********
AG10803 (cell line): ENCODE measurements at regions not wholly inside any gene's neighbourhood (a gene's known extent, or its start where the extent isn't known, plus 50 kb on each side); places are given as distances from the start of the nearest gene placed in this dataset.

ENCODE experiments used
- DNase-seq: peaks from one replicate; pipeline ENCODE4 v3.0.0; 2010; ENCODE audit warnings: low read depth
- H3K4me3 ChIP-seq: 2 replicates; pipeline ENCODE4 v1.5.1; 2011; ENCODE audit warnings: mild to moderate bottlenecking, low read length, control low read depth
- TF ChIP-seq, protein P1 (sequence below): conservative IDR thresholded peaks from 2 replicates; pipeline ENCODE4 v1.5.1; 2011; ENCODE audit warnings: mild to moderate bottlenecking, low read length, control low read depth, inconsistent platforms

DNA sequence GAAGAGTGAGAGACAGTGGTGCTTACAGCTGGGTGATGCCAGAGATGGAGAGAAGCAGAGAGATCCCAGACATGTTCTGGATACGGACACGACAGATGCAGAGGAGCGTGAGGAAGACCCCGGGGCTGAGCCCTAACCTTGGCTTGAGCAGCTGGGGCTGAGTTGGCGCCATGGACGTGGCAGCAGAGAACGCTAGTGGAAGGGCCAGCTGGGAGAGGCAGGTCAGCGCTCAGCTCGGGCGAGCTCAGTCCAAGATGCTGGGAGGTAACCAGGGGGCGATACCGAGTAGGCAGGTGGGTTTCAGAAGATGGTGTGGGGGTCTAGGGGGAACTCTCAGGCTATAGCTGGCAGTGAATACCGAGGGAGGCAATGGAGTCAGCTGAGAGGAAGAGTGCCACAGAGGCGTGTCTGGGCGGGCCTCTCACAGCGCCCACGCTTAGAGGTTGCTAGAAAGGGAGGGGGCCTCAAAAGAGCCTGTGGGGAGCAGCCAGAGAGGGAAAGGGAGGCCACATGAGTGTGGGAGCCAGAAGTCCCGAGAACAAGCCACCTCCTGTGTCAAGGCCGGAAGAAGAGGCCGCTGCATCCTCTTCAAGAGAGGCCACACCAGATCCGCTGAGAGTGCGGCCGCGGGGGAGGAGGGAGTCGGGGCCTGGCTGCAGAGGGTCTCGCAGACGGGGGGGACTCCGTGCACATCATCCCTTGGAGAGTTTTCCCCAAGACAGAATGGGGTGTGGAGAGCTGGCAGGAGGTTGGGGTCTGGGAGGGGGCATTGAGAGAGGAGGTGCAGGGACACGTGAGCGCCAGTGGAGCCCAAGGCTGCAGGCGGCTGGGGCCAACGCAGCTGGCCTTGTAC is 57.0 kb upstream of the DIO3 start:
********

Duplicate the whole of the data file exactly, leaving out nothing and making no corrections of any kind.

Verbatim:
AG10803 (cell line): ENCODE measurements at regions not wholly inside any gene's neighbourhood (a gene's known extent, or its start where the extent isn't known, plus 50 kb on each side); places are given as distances from the start of the nearest gene placed in this dataset.

ENCODE experiments used
- DNase-seq: peaks from one replicate; pipeline ENCODE4 v3.0.0; 2010; ENCODE audit warnings: low read depth
- H3K4me3 ChIP-seq: 2 replicates; pipeline ENCODE4 v1.5.1; 2011; ENCODE audit warnings: mild to moderate bottlenecking, low read length, control low read depth
- TF ChIP-seq, protein P1 (sequence below): conservative IDR thresholded peaks from 2 replicates; pipeline ENCODE4 v1.5.1; 2011; ENCODE audit warnings: mild to moderate bottlenecking, low read length, control low read depth, inconsistent platforms

DNA sequence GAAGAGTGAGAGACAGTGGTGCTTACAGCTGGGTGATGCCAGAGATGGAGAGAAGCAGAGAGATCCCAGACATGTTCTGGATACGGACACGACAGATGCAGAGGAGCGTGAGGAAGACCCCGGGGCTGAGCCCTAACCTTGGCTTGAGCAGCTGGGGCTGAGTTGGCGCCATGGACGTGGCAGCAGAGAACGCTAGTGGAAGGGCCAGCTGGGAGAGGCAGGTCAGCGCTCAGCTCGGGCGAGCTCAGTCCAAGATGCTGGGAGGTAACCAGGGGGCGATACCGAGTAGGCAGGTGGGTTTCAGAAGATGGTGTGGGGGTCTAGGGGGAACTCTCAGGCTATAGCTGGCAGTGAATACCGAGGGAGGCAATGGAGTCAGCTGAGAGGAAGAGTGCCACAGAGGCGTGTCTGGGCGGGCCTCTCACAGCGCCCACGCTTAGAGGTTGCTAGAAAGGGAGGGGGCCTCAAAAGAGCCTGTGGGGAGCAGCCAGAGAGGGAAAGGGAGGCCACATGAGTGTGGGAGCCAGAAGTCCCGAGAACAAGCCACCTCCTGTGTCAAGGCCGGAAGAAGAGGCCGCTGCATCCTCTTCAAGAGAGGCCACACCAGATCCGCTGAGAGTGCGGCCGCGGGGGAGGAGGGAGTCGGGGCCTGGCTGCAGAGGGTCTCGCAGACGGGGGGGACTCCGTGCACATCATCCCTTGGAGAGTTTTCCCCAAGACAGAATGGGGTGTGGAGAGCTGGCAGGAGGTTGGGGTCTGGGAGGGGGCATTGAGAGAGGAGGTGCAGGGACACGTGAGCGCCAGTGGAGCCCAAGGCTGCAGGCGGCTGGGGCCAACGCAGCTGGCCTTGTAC is 57.0 kb upstream of the DIO3 start: